A man has been detained by Hong Kong police for allegedly insulting the Chinese national anthem – the first arrest of its kind in the city.

Hongkongers watch Edgar Cheung strike gold at a shopping mall. Photo: StudioIncendo.

Police said the 40-year-old waved a British colonial Hong Kong flag while urging others to “boo” the Chinese anthem – March of the Volunteers – as well as chant slogans during a livestream of an awards ceremony from the Tokyo Olympic Games at a mall in Kwun Tong on Monday.

It is the first time the authorities have invoked the controversial new anthem law since came into effect in June last year.

Police senior superintendent Eileen Chung said the man, who claimed to be a journalist, was arrested on Friday outside another shopping mall in Kwai Ching carrying 10 British Hong Kong flags of different sizes. He is currently detained pending further investigation.

Crowds gathered at shopping malls across the city to watch Hong Kong fencer Edgar Cheung as he played in the finals of the men’s individual foil event at the Tokyo Olympics on Monday. Cheung became the second Olympic gold medallist in Hong Kong after beating his opponent 15-11.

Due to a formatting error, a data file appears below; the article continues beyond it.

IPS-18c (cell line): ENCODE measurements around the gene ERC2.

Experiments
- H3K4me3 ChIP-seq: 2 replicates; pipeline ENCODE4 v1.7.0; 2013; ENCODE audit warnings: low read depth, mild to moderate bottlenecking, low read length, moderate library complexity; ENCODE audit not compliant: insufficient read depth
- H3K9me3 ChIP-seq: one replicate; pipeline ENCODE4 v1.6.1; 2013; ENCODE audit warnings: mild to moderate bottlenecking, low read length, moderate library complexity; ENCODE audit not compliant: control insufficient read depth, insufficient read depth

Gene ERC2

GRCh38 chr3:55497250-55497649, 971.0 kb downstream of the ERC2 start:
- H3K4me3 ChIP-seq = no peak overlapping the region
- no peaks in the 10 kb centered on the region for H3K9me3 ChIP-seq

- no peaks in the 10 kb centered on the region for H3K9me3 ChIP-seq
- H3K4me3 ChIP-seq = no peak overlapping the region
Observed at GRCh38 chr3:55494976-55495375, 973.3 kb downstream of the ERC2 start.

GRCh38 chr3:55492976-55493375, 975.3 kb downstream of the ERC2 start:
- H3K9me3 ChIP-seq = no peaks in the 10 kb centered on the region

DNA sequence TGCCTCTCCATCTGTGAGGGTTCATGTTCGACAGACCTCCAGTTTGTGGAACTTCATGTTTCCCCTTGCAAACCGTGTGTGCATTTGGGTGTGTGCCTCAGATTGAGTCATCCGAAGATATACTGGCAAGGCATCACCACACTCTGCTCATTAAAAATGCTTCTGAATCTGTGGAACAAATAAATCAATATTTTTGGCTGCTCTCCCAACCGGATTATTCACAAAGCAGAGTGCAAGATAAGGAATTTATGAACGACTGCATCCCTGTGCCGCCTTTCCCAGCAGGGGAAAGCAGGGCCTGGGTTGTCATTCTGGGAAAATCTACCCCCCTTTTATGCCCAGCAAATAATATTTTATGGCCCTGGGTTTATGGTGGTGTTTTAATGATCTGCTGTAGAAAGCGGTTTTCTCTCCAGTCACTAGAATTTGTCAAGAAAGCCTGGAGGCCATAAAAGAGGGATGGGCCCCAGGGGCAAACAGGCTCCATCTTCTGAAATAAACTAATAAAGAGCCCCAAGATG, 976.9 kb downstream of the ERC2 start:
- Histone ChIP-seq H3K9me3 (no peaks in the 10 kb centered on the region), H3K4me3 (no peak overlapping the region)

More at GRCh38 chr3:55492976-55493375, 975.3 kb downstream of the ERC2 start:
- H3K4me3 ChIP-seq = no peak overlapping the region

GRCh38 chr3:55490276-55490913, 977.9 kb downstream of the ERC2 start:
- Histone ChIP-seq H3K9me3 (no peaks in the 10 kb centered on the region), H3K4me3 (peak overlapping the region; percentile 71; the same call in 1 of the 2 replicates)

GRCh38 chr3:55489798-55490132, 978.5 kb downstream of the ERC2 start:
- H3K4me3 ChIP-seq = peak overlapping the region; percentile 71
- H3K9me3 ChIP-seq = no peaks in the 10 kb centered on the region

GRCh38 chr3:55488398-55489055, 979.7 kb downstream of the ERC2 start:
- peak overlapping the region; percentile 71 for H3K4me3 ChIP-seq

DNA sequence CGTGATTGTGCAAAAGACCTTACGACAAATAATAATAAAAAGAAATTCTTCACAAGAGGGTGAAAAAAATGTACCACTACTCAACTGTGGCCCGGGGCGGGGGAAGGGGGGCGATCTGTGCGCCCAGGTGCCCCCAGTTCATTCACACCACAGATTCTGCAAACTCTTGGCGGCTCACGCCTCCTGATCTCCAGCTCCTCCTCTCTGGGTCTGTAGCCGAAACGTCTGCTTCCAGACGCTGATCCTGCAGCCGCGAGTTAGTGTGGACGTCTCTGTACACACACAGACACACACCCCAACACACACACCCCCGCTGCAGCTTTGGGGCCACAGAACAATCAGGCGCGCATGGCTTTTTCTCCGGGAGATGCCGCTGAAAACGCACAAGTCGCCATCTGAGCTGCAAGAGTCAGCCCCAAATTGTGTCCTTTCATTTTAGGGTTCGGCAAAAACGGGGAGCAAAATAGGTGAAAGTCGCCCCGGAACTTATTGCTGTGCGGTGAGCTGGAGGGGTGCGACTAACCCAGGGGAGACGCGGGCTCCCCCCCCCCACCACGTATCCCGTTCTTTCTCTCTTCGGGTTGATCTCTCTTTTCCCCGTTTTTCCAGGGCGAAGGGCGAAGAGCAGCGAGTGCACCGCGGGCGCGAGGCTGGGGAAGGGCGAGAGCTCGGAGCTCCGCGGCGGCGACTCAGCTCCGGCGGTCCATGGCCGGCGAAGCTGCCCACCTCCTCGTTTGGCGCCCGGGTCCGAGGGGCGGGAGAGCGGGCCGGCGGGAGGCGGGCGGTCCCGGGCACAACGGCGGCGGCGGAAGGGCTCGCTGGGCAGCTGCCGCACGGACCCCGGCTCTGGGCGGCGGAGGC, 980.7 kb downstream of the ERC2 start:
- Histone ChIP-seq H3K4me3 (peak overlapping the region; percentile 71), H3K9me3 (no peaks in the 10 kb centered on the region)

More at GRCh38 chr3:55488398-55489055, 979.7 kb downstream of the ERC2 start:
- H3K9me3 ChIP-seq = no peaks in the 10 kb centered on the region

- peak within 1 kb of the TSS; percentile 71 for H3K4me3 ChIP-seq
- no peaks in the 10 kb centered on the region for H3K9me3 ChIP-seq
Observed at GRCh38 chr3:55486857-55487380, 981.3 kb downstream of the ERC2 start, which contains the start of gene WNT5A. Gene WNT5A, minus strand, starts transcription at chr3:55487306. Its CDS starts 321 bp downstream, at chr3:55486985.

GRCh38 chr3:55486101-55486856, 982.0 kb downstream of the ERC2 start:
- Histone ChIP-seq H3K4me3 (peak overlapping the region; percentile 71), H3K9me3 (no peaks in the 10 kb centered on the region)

Senior Superintendent of Police Eileen Chung. Photo: Hong Kong police, via video screenshot.

At the subsequent medal ceremony, some fans initially booed China’s national anthem and then chanted “We are Hong Kong” in scenes that were broadcast live.

Chung said that the police will look into whether the man had also violated other laws, such as the national security law, which criminalises subversion, secession, collusion with foreign forces and terrorist acts, which were broadly defined to include disruption to public transport and other infrastructure.

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